Its lengthy feature list makes this rifle more desirable. By positioning the floorplate release inside the trigger guard, it’s nearly impossible to inadvertently dump your spare ammo all over the ground, but the release can be easily accessed when you need to do so.
Another easy-to-access feature on the gun is the bolt stop, which is positioned on the left rear portion of the action. Depressing the aft portion of the lever allows for the removal of the bolt for cleaning, maintenance and inspection. The enclosed bolt shroud is octagonal in shape, and a cocking indicator extends through its face, which serves as a visual and tactile indicator of the rifle’s position.
I planned to make full use of the Nosler’s threaded barrel, so I attached a Silencer Central Banish 30 suppressor to the muzzle. The Banish can be adjusted to lengths of either seven or nine inches depending upon baffle configuration, and since my test rifle was chambered in .28 Nosler and came with a 24-inch barrel, I elected to remove baffles to keep overall length to a minimum. Even so, that means a barrel length of over 30 inches and an overall length of almost 52 inches, which is certainly on the long side for a hunting rifle—though it is shorter than rifles with 26-inch barrels, which are almost untenable when carried with a can in place.
The added weight of the suppressor upped the bare, unloaded gun’s weight to just under eight pounds, so it was still portable enough to carry. What’s the point of telling you this? To inform you that the Model 21 is versatile enough to be configured to meet the needs of a range of hunters and hunting situations. The stock is trim and well proportioned. One of my complaints with the Nosler 48 Liberty was that the pistol grip was too short for my hand, but that’s not an issue on this rifle. Those who prefer tactical-inspired rifles may pine for a more vertical grip, but I was raised on sporter rifles, so the Model 21’s grip angle suits me perfectly.
Sling studs are installed fore and aft on the stock. I’ve come to prefer the M-Lok system for convenience and versatility, but standard sling studs work well. The studs seem securely seated, too, which prevents the rifle from falling off your back while hiking. That may not seem like an important point, but if your sling studs let go you’ll have a dinged-up rifle at best. All the Nosler cartridges have their place, but the flat-shooting, well-balanced .28 is my favorite. I’m not alone in that regard, either. Other premium rifle companies are now chambering their guns in .28 Nosler to meet client demand, and I’ve spoken with two custom rifle builders over the last year who told me the .28 Nosler was their most popular chambering. It’s not so large that it’s overkill for game like deer and antelope—or the shooter’s shoulder, for that matter—yet it’s powerful and flat-shooting enough to stop a bull elk across a wide, windy canyon. The .28 Nosler is supremely versatile and seems a natural choice for the Model 21.
I topped the rifle with an optic I thought was as versatile as the cartridge: Leupold’s VX-5HD 3-15x44 with a CDS Dial, Zero Lock 2 dial and illuminated FireDot reticle. I’ve carried that optic on rifles all over the globe in recent years, and it’s quickly become my favorite. Rifle, optic and suppressor together weighed just a bit under nine pounds—heavy but not unbearable. The Nosler is a well-behaved rifle with a smooth action and crisp trigger. Couple that with a precision barrel and premium blueprinted action, and it may come as no surprise that this rifle shoots very well. The best group of the day measured 0.52 inch for three shots with Nosler’s Ballistic Tip ammunition, and that round managed another group in the half-inch range. Hornady’s Precision Hunter 162-grain ELD-X bullet managed to cluster three shots in 0.66 inch followed by a 0.64-inch group. That’s premium performance.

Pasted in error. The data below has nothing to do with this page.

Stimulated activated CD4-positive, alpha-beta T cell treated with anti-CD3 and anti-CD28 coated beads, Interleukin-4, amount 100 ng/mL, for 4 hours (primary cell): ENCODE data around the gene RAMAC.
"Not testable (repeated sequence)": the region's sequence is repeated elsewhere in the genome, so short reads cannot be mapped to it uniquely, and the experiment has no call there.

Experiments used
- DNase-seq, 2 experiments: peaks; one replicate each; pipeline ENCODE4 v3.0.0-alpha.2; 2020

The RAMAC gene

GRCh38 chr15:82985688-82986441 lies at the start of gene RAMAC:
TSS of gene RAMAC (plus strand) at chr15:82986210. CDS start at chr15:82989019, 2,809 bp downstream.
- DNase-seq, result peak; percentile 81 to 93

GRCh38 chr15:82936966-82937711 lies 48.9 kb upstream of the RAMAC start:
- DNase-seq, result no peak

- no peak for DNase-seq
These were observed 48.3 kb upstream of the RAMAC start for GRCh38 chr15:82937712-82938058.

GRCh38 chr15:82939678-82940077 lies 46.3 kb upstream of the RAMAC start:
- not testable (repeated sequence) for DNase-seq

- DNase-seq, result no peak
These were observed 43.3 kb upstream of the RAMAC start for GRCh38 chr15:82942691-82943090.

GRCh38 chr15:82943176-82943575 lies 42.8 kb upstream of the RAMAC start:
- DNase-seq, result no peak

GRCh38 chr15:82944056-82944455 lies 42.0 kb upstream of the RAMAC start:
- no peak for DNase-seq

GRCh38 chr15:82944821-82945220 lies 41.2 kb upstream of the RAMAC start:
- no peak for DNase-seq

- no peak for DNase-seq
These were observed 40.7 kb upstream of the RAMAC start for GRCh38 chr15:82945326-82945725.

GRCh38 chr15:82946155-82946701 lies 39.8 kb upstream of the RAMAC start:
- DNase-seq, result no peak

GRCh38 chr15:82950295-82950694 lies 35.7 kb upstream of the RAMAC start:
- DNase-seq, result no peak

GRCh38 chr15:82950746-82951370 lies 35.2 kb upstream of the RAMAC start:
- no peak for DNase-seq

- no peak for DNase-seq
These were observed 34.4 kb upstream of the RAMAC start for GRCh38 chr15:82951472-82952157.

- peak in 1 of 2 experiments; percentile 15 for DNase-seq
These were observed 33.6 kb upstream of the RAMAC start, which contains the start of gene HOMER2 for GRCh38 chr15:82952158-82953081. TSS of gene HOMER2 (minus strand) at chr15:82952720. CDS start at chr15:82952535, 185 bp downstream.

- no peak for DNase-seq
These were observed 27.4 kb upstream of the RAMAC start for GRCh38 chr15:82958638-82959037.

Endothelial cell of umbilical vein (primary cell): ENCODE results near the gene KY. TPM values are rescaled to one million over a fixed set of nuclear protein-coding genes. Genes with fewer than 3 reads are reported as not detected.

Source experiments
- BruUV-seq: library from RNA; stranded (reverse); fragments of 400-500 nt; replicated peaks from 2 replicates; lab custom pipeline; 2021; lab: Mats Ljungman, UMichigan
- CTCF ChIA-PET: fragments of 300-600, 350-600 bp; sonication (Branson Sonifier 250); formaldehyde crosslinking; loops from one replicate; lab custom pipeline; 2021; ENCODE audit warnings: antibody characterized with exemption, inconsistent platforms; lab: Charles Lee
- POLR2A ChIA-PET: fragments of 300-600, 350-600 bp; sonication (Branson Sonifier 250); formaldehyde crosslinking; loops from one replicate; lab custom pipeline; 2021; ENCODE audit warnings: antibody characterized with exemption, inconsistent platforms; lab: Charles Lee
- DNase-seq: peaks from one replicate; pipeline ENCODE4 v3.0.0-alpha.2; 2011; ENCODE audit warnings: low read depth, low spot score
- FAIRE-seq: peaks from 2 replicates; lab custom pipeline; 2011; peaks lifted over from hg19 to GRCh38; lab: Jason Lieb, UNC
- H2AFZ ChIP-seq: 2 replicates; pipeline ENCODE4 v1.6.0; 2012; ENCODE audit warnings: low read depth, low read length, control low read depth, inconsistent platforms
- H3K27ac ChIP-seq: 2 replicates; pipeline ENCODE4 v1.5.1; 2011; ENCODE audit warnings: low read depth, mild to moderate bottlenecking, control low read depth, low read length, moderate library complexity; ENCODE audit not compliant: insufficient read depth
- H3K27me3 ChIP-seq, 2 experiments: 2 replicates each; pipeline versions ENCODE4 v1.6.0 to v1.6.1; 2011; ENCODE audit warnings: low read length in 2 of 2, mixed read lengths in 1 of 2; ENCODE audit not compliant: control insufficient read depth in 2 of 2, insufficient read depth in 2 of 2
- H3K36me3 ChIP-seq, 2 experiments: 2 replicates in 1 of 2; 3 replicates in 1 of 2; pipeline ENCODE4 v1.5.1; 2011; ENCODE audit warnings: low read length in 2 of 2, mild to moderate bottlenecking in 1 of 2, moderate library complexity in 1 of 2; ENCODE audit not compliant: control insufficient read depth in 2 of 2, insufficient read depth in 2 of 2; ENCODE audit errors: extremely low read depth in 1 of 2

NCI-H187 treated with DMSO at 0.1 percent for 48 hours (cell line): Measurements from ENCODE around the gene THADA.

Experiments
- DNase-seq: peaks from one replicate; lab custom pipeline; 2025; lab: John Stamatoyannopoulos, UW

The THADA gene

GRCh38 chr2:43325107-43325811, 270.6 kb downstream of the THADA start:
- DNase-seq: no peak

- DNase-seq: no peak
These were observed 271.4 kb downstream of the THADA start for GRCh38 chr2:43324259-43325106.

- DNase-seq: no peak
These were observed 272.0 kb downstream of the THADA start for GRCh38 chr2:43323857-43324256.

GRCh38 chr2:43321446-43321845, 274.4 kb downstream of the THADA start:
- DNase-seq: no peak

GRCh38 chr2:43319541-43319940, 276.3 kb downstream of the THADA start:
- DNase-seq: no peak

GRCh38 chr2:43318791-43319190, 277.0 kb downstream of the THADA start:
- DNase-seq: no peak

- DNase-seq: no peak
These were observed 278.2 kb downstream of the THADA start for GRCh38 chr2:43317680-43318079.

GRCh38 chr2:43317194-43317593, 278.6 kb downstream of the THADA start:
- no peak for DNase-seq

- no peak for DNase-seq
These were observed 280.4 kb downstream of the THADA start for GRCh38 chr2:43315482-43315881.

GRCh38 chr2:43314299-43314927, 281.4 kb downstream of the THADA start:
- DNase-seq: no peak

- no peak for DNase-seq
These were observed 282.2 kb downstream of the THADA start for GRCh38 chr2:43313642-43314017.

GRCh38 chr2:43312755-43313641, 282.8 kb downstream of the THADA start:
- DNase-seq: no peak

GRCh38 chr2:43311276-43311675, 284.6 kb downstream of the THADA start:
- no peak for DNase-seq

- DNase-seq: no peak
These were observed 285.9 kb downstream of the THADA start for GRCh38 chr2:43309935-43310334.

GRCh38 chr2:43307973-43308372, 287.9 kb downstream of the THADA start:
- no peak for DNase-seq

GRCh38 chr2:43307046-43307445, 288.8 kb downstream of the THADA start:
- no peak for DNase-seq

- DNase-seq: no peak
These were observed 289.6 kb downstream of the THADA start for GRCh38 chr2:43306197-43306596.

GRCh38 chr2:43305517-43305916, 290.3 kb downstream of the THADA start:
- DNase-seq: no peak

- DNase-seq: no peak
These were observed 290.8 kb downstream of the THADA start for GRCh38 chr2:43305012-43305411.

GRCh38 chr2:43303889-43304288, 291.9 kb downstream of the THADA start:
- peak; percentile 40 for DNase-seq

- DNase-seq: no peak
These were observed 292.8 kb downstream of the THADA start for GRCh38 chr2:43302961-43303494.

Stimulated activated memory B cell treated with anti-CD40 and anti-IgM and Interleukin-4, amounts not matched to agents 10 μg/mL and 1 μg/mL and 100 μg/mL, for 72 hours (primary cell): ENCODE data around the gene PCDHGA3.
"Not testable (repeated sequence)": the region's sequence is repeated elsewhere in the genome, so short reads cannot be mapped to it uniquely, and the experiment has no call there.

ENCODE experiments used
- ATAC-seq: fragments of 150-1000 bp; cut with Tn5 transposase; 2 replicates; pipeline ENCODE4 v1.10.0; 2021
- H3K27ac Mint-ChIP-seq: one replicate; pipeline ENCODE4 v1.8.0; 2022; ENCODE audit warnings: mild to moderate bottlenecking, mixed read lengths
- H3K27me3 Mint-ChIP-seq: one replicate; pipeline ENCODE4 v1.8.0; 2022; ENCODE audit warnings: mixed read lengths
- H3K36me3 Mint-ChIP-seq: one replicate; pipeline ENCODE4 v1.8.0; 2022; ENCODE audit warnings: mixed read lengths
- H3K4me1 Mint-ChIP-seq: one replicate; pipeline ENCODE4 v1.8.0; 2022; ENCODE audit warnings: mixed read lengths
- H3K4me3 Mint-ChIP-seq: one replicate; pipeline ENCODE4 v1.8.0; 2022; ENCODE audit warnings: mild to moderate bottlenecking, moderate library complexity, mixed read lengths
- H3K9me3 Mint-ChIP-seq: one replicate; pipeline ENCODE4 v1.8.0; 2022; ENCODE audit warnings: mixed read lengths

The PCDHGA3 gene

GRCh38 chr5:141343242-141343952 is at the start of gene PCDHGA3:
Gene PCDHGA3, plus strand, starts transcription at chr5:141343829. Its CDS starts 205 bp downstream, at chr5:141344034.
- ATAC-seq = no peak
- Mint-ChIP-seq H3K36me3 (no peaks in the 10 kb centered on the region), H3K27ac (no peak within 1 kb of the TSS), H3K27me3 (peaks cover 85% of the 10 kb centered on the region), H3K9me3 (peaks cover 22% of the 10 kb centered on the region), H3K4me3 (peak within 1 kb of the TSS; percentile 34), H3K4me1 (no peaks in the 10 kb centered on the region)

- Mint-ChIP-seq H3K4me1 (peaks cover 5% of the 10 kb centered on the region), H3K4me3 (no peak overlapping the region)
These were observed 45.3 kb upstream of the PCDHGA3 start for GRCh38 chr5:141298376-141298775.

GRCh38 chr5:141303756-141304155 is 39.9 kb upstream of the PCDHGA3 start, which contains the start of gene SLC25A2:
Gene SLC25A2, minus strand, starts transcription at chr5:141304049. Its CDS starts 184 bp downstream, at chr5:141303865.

There were no issues with feeding, extraction or ejection throughout the test, and the rifle handled well. It is a sporter, and as such it lacks some of the features found on rifles with a more tactical bent, like detachable box magazines and adjustable combs. A carbon-fiber barrel might help trim weight, but it would likely drive up the price, and I doubt that a carbon-fiber barrel would produce accuracy results that were much better than what you’ll get with the Shilen barrel on the Model 21. I will note the barrel did require plenty of cooling time between groups.
The Nosler performed much as I expected it would, which is to say that there were no reliability issues and that the rifle dropped bullets into tight clusters measuring well under the m.o.a. standard for three shots. The Model 21 is a buttoned-up gun with a bias toward hunting, and if you wanted one premium rifle to hunt all the world’s game save the largest and most lethal species like Cape buffalo, the Model 21 I tested in .28 Nosler would do very well. It’s weatherproof, well built, light enough to carry and deadly accurate.
Nosler faces tough competition from the likes of Weatherby, Browning, Springfield and Seekins. But there’s no doubt the Nosler rifle is suited to take on such well-appointed challengers since it comes with a premium action, barrel, stock and trigger, and it blends superb accuracy with durable, lightweight construction. One thing that is certain is the team at Nosler decided that good simply wasn’t good enough when it set out to develop its next-gen flagship bolt gun, and by all measures the Model 21 is worthy of filling that role.
Nosler 21 Specs
- Type: Bolt-action, repeater
- Cartridge: .28 Nosler (tested)
- Capacity: 3 rds. (tested)
- Barrel: Shilen Match Grade 24 in., 1:9-in. twist, 5/8x24 threaded (tested)
- Overall Length: 44.5 in.
- Weight: 7 lbs.
- Stock: McMillan Hunter’s Edge carbon fiber
- Finish: Cerakote Tactical Grey
- Trigger: TriggerTech Field adjustable; 3.7 lbs. pull (measured)
- Sights: None; drilled and tapped
- MSRP: $2,795
- Manufacturer: Nosler